Marcel Proust once said that “The real voyage of discovery consists not in seeking new landscapes but in having new eyes.” Ironically enough, I came across this quote right after I returned from France last Spring. I was sorting through boxes of old papers and junk that I had hauled home from college a year before. I was also contemplating life post-France, which, in my jobless, almost penniless state, did not look promising.
Then, I found a magnet that must have been a graduation present. It was one of those corny gifts that people give to recent graduates, perhaps in hopes of inspiring them (even as most of us are terrified, intimidated by and unprepared for the real world). When I read the quote, it struck me; moving back home and leaving behind my life in France was hard. In lots of ways, I felt like I had left my adventures behind, and was preparing for a year of monotony. I had lived in St. Louis my whole life. What was left to discover?
But in moments of clarity, I’ve come to see that Proust was right. My perspective has changed, but I’ve also learned how to look for hidden treasures within my hometown. Before I left for France, I didn’t scavenge for the best bakeries, chocolate shops, and restaurants. My cooking consisted of boiling a pot of water, and waiting eight minutes until the noodles were done. I miss France, but I’ve also taken what I’ve learned (especially about food), and applied it to my life in the U.S. And sometimes, it leads to the best discoveries.
RJ Chocolatier is one such discovery. Have you ever heard of Patrick Roger? Neither had I, despite all my time in France. It turns out, he is one of the best chocolatiers in France, and has stores throughout Paris (not to mention a “lab” where he experiments with chocolate and other sweet ingredients). He is an innovative chocolate maker, a veritable “artiste” in his “metier.” Rick Jordan, an American from St. Louis, studied under Roger, and then came back here to open his own store.
All of Jordan’s chocolates are handcrafted, and they’re almost too pretty to eat. When I visited the store last week before Valentine’s Day, Jordan was making chocolate covered strawberries…without the berries. Some of us might settle for the large, hormone injected berries with flavorless white interiors, covered with globs of chocolate. But Jordan wanted to offer Valentine’s shoppers a tastier alternative…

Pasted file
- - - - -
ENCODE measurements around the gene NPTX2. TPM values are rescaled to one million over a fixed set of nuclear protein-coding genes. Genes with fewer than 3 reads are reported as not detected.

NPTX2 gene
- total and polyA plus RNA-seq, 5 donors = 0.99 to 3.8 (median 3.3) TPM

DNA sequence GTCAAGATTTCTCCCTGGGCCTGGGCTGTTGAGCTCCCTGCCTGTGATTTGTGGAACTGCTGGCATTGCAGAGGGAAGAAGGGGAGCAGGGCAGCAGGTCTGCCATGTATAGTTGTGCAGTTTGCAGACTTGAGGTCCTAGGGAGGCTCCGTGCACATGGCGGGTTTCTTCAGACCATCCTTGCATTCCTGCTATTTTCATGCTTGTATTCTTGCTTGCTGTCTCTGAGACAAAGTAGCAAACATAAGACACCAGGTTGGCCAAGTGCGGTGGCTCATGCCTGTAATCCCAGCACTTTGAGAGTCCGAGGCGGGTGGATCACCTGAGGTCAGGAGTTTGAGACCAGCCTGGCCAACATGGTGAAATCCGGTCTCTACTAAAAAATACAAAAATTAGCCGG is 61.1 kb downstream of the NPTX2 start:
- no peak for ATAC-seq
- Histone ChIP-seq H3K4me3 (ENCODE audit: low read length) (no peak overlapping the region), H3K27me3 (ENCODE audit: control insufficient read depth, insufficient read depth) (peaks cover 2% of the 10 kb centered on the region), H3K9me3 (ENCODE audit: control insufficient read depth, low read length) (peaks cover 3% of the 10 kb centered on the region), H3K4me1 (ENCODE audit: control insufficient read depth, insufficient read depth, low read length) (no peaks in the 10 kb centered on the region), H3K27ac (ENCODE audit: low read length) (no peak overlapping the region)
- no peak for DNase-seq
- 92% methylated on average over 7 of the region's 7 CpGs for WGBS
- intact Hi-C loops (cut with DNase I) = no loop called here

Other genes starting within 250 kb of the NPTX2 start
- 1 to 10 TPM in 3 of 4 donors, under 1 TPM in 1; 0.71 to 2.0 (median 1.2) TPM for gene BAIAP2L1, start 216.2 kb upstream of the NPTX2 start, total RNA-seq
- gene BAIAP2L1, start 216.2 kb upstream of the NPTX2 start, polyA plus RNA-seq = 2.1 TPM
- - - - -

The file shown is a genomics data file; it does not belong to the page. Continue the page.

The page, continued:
To create “Les Fraises,” he filled Easter egg molds with Dark Chocolate, and then air-brushed the eggs with white and red cocoa butter. Each egg was filled with marshmallow mixed with strawberry purée (from real, in-season berries), and topped with delicately constructed white chocolate leaves that were colored with green cocoa butter.
Jordan told me he was planning on displaying the berries with “dirt” made from overcharged chocolate in CO2 containers. He sprays the chocolate into a vacuum, sucks out the air, and then lets the chocolate set in the freezer. Whoever thought dirt could be so delicious?
His box chocolates were equally appealing, offering everything from bonbons with strawberry confiture and white chocolate, to Jivara chocolate– which, I learned, is like gold in the chocolate world.
I left the store with a bag full of chocolates (my Valentine’s gift to myself…?) and the satisfaction that comes from having discovered something truly unique- especially where I least expected to.
Really like this post. Very informative, and tempting. I’ve not yet had the pleasure of tasting Rick Jordan’s chocolates, but I have had some of Patrick Roger’s, and I highly recommend them.
awesome post, emily! love the quote, and the chocolates look divine. i miss french candies…okay, okay, i will stop complaining and try to take proust’s quote to heart. 🙂